I should state that Michael Wong is the fucking MAN in this movie. Not only does Jean have it for him, but he's married to one hot lady. And on top of that, he also picks up another hottie at a bar, with the simple line: "Are you lonely tonight?" Mike then proceeds to bang her silly in the bar's restroom (pure class, there), while a heartily upset Jean waits outside.

One interesting thing about the movie is that each of the characters are very fleshed out: Michael has his wife and kid, and a determination to get away from the life, Shoot has his aquarium, his love for Jean, and a local kid he lovingly calls "Fatty" (the scene in which Shoot asks the kid for romance advice is both absurd and touching), Q has his conniving, money-lusting girlfriend (as if there's any OTHER kind), and Jean, well, Jean doesn't have many hobbies, other than pining for Michael and beating the shit out of other women.

Far and away, though, the best character in the film is Inspector Wai, extremely well-portrayed by Stephen Au Kam-tong. A New Age-style police officer, Wai spends his time making funny observations on the world and meditating over his current case. Matter of fact, I got a great line from this movie, to use on the job in the future. As Wai tells his commanding officer: "I wasn't sleeping! I was meditating!" I'd love to see this character in his own film.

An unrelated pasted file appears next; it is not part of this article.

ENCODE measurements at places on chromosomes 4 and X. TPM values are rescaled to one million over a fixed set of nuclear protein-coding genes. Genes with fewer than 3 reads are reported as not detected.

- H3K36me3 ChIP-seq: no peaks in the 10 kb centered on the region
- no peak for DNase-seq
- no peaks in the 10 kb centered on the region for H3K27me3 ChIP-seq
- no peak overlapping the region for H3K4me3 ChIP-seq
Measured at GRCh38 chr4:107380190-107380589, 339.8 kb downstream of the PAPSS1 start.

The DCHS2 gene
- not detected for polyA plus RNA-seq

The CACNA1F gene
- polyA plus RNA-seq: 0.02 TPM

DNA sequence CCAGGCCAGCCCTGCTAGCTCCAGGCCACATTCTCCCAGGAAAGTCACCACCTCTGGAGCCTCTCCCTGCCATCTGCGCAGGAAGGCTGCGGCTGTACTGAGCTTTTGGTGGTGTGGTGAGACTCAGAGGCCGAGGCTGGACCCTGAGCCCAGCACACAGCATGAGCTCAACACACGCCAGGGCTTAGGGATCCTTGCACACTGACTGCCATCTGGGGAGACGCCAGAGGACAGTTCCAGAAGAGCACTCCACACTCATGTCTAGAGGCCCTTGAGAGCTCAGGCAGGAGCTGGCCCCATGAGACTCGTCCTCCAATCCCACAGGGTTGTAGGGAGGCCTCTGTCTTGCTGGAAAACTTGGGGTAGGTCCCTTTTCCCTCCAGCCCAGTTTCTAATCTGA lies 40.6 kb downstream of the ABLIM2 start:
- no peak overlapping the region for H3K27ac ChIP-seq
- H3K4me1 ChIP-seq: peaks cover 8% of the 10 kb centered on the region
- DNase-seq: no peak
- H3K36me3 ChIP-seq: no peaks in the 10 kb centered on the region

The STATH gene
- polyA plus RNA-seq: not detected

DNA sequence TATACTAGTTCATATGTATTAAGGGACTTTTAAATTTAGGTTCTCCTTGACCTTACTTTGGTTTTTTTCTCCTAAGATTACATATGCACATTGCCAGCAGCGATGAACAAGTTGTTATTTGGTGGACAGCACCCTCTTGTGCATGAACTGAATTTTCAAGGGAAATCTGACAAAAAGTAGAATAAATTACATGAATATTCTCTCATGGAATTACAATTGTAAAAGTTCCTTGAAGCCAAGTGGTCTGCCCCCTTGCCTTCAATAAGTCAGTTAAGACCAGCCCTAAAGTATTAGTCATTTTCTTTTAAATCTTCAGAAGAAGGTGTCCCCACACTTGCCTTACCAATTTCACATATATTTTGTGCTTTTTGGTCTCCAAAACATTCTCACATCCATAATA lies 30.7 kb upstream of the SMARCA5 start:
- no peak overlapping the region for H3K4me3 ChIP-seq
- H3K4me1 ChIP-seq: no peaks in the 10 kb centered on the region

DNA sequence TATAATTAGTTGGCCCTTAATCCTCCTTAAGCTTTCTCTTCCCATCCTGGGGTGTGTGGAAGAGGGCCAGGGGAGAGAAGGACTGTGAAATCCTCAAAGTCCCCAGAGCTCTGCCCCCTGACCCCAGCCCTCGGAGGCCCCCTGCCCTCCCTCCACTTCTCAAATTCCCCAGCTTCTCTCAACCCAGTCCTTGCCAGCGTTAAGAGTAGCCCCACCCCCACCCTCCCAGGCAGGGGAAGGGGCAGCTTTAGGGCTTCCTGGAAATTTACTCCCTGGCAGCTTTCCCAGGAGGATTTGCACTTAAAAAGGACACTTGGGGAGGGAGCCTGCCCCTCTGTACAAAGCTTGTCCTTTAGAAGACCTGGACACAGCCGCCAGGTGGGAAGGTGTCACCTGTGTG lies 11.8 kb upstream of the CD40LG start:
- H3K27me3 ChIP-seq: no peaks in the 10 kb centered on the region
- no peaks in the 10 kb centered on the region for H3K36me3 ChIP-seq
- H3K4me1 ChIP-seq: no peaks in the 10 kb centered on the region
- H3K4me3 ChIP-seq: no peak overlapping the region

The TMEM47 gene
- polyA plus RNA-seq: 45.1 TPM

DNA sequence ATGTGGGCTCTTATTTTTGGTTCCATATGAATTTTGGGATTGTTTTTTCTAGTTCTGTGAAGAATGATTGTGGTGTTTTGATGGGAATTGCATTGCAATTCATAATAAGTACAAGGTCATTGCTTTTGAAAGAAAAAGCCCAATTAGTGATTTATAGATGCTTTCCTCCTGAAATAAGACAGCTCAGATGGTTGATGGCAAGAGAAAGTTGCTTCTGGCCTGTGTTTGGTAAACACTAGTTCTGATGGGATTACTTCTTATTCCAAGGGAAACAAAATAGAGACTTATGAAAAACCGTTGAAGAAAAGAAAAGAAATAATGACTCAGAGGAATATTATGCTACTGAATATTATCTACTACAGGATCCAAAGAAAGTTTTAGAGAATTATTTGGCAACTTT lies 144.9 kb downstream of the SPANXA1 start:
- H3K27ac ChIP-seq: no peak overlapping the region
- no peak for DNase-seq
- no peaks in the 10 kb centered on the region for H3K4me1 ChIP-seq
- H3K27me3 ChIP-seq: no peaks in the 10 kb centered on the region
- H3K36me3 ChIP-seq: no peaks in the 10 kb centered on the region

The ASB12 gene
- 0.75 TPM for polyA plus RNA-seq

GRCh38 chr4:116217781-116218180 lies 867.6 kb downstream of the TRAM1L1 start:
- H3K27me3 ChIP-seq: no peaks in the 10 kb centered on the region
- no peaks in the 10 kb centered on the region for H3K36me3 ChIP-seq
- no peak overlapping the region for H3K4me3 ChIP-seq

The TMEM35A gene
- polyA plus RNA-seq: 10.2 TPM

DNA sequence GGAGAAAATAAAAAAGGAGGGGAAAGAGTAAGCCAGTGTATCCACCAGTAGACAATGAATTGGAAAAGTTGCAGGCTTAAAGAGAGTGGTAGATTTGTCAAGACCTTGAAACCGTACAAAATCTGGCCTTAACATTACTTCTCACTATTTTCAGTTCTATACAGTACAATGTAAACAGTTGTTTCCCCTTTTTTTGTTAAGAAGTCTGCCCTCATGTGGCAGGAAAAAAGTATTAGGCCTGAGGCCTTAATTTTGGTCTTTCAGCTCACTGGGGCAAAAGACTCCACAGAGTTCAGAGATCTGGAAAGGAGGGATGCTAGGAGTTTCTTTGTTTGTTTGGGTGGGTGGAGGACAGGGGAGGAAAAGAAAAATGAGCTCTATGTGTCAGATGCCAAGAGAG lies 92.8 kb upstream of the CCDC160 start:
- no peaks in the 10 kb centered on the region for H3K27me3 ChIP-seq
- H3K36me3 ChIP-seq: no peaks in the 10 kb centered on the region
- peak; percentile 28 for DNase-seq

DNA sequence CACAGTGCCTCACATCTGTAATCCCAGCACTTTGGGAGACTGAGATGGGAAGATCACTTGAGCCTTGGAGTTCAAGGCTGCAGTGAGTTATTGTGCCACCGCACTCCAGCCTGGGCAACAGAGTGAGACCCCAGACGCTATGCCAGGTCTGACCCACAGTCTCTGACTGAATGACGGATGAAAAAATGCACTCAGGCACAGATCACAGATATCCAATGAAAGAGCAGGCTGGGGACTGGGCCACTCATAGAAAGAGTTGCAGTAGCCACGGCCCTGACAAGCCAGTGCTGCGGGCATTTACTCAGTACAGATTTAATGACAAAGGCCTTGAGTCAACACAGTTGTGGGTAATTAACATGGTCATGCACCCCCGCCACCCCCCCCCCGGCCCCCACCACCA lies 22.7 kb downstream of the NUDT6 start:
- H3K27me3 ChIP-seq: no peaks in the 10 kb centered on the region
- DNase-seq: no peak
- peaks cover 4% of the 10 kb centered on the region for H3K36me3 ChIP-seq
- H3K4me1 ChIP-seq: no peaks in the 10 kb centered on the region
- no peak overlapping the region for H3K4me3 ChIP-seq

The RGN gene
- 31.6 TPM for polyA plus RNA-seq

"The Blood Rules" isn't perfect, though. Some of the action scenes weren't as impressive or heated as others I've seen in HK cinema, and it also suffers from the current problem with introducing its Villain too late. Even Chicken Sam, who promised to be a GREAT villain, is wasted fairly quick, and we're left with Uncle Lam as the main villain. Michael launches a suicide attack on his former boss, blasting away at his armored car and his gwailo cronies with a pair of pistols. And speaking of which, that's one thing I've always wondered about HK movies: why don't these guys ever use assault weapons? If I'm taking on a group of armed toughs, give me an AK-47. But I guess "the double pistol" motif is more in tune with the Heroic Bloodshed genre.

I'd say the main trouble with "The Blood Rules" is its coincidence factor. For example: one of the team members gets stabbed by a former loved one. As he lays there in his own blood, a teammate happens to walk by, just out of the blue, and finishes off the job. Uncle Lam's murder, at the very end of the movie, also reeks of coincidence: killed by someone who just happened to be in the right exact place at the right exact time.

"The Blood Rules" is a fairly interesting action pic with a few slow spots, great characters, and good acting. The directing as well is good throughout, as is the music, and, most importantly of all, the melodrama isn't as thick as you'd expect it to be in a love triangle-themed movie. If anything, the Michael-Jean-Shoot triangle is handled subtly and capably.

JOE909'S RATING: 8/10